“Five years (or two and a half, in the case of Bulgaria and Romania) following accession, EU membership for the ten central and eastern European states […] has not marked the end of the process of transition of those countries,” writes Assya Kavrakova in a recent report for the European Policies Initiative (EuPI).
“The establishment of stable political systems […] is still a challenge” for the eight central European states plus Bulgaria and Romania, she writes.
“The unfinished business in those countries concerns mainly the policy areas of national competence (political systems, social, educational, health reforms and sustainable economic development) that have been relatively neglected by decision-makers in the pre-accession period for the sake of the accession agenda,” she says.
“There is not any specifically-designed EU leverage to remedy political shortcomings and the EU’s role is limited to safeguarding against extremism in politics through exercising peer pressure and through its policies,” Kavrakova explains.
Moreover, “part of the unfinished transition agenda nowadays has been the result of the constant shift of the focus of the reforms contingent upon the requirements of the European accession agenda,” she adds.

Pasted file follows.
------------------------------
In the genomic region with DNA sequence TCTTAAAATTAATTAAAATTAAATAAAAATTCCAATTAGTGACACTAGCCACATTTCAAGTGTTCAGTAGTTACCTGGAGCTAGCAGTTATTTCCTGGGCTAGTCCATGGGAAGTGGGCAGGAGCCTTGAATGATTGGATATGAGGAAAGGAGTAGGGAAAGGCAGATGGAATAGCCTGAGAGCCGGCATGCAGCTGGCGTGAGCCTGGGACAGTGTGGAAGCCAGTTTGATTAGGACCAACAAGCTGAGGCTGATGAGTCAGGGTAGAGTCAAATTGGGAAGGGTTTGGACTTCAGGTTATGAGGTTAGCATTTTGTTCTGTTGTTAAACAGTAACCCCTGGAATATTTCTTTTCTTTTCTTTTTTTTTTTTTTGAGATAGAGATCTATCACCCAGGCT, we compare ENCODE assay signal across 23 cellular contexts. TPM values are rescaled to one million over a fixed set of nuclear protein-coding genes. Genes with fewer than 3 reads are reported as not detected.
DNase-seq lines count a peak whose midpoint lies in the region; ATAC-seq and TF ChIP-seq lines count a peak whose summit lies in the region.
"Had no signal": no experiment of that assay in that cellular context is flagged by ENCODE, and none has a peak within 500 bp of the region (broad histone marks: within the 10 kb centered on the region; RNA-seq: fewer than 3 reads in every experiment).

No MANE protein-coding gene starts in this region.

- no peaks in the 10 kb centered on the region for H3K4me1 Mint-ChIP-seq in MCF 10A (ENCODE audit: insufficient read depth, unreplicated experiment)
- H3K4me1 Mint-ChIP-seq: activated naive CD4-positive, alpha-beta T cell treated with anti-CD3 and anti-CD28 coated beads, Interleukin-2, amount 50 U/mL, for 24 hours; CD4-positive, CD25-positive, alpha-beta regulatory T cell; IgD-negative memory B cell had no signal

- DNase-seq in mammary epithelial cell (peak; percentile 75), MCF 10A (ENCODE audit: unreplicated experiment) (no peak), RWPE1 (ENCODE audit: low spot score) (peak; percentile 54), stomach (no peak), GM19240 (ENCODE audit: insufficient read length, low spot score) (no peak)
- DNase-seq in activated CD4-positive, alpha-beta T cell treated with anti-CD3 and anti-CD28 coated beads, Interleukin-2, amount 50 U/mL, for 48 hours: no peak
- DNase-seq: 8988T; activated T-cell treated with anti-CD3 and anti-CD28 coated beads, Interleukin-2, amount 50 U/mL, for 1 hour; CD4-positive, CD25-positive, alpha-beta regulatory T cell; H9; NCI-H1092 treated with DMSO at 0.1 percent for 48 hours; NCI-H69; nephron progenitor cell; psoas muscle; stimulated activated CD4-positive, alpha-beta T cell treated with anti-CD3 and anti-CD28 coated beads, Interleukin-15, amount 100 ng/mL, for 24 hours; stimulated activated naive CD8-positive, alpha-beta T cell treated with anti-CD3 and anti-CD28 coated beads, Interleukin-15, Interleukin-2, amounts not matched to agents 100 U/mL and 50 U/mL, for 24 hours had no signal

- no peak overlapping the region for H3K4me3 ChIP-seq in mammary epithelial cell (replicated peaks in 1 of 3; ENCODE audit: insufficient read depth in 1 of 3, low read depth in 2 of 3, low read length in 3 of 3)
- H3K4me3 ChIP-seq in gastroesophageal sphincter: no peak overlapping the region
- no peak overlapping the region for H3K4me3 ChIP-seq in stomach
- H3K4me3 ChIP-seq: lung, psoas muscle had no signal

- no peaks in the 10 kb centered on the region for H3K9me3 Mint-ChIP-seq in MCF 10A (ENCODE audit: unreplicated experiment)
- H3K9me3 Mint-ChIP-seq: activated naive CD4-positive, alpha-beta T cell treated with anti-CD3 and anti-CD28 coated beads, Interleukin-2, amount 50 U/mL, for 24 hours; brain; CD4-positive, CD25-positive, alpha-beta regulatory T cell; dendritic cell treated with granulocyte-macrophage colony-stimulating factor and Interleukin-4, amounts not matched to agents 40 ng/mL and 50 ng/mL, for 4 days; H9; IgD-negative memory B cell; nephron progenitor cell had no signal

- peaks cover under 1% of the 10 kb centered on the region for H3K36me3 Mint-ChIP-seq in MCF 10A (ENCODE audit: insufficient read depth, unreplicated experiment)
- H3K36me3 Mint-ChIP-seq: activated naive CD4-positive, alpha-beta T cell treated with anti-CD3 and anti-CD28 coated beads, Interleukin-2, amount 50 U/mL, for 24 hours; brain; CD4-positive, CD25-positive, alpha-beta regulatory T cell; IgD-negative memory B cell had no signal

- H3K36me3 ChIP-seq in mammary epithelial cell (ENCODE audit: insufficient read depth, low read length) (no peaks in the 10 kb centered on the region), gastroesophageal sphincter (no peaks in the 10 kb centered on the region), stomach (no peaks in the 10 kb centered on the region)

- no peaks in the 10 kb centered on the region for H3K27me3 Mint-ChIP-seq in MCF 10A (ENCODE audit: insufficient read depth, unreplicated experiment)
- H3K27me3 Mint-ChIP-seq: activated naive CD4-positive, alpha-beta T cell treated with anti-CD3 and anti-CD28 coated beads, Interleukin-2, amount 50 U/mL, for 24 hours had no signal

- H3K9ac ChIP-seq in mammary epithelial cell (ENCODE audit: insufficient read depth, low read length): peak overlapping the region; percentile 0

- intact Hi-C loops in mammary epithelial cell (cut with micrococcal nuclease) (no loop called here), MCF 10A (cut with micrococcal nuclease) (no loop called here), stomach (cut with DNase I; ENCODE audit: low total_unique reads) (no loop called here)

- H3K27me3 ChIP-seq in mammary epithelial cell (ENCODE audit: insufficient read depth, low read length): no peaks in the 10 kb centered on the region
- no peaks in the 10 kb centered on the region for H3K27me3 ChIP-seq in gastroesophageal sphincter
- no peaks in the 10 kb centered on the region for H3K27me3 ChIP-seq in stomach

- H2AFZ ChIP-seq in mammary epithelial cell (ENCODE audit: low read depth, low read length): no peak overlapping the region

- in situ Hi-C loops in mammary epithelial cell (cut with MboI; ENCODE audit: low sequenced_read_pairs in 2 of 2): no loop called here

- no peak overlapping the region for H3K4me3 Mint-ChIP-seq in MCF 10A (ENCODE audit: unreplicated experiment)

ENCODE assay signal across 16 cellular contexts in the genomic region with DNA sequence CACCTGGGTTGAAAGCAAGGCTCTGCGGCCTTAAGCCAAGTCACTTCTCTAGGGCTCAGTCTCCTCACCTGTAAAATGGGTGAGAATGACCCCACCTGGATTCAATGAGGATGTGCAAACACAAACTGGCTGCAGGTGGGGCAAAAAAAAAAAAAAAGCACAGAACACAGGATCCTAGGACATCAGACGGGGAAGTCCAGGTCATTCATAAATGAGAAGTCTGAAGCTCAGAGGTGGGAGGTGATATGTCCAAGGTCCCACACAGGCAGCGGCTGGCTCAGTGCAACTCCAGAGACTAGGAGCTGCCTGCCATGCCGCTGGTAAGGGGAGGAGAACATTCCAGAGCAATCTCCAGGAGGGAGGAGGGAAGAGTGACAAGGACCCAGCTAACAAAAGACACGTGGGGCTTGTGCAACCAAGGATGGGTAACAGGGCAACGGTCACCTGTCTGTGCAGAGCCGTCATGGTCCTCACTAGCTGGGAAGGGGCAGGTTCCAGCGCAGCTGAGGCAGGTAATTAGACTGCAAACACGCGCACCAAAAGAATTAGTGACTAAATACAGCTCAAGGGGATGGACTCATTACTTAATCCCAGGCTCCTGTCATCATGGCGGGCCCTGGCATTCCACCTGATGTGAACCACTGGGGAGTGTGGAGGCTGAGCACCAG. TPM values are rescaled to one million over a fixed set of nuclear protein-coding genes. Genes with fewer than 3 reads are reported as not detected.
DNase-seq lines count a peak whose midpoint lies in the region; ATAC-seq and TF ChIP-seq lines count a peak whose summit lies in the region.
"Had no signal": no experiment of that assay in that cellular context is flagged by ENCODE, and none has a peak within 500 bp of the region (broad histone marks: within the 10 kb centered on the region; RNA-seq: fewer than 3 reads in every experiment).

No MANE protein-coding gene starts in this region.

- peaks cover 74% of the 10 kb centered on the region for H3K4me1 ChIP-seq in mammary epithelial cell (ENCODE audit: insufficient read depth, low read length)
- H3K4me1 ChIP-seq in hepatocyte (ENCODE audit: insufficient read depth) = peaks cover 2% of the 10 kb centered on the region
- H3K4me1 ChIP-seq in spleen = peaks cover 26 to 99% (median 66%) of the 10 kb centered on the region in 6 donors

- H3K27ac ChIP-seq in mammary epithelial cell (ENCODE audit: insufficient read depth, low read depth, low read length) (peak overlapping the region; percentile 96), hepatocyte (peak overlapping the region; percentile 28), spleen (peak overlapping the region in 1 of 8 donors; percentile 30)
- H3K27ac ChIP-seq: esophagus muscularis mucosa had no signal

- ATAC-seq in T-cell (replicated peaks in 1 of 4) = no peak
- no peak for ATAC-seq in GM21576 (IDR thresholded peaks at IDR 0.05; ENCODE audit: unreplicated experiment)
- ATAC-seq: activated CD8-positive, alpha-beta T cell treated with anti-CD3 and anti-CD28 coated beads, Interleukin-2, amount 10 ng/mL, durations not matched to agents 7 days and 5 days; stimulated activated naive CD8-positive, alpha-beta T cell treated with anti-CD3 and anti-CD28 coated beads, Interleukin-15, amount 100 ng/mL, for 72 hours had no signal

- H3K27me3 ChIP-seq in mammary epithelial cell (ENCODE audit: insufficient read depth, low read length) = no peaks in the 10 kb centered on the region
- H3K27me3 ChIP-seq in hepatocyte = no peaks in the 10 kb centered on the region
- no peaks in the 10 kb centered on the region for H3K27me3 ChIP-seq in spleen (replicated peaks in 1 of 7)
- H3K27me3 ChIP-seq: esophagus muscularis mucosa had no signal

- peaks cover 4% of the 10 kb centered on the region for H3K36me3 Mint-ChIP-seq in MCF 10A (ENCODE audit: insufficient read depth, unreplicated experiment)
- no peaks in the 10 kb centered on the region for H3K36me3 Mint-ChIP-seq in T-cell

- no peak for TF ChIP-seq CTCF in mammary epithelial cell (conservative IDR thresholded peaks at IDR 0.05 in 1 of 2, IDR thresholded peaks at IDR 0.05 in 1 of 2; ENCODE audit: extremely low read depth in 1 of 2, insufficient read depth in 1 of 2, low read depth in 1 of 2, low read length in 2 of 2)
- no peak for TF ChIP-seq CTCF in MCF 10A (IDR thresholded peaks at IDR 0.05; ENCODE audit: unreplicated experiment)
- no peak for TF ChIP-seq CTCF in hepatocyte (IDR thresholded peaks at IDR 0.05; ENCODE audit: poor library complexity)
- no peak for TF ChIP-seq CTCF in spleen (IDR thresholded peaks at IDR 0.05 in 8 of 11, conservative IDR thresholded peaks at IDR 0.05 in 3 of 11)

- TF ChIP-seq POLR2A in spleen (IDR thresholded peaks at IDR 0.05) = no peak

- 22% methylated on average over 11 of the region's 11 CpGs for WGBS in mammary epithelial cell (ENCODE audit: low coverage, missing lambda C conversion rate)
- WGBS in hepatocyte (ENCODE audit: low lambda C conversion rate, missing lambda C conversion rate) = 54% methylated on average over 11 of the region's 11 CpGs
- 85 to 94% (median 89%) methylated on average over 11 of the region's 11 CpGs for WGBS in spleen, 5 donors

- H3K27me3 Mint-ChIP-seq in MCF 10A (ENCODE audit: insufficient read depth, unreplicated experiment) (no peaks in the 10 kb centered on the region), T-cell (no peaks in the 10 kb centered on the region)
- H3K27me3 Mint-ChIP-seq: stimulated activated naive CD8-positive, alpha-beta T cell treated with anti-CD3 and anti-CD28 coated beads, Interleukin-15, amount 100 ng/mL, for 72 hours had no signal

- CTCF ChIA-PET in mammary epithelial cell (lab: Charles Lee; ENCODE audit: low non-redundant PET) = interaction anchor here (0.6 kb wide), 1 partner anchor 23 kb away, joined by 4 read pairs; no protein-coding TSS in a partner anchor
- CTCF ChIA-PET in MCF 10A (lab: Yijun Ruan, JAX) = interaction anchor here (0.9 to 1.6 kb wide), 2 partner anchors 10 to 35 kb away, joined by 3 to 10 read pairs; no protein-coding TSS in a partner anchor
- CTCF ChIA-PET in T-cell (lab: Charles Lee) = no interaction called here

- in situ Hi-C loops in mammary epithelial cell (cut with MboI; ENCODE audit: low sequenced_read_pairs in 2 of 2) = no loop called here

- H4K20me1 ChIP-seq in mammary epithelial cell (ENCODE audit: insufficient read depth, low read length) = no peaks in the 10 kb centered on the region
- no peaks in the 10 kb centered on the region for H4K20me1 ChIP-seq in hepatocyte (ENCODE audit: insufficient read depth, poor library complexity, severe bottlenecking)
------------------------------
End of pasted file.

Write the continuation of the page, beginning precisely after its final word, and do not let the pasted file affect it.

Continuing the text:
Her report argues that “it is up to each country to develop the capacity to meet those challenges and to complete the unfinished business of the transition in the political domain”.
If the initial years of EU membership for the ten states have been characterised by “remarkable economic growth that coincided and have been reinforced by EU accession and the benefits of the single market and EU pre-accession and structural funds,” the economic and financial crisis is posing additional challenges for the new member states, Kavrakova explains.
“The crisis has exposed the vulnerability of public finances and is challenging the sustainability of economic development, diminishing some of the gains of the accession that have contributed to the economic convergence of the [new member states] with the old ones,” she says.
Moreover, “rapid economic and foreign investment growth has made the economies dependent and vulnerable as it increased domestic consumption and contributed to raising inflation,” she laments.
“In the uncompleted spheres of reform (e.g. health, education, social protection and pensions) the membership leverage […] is insignificant and ineffective in terms of impact because they are entirely of national competence,” Kavrakova writes.
Consequently, “the only potentially effective membership leverage on the [new member states] is euro area accession, as most countries are willing to [make] the necessary efforts in order to qualify” for the single currency, she says.
The lack of progress “further increases the mistrust in the political establishments thus diminishing the already low citizens’ trust in the institutions of representative democracy, which might cause already fragile political systems to become increasingly vulnerable,” she concludes.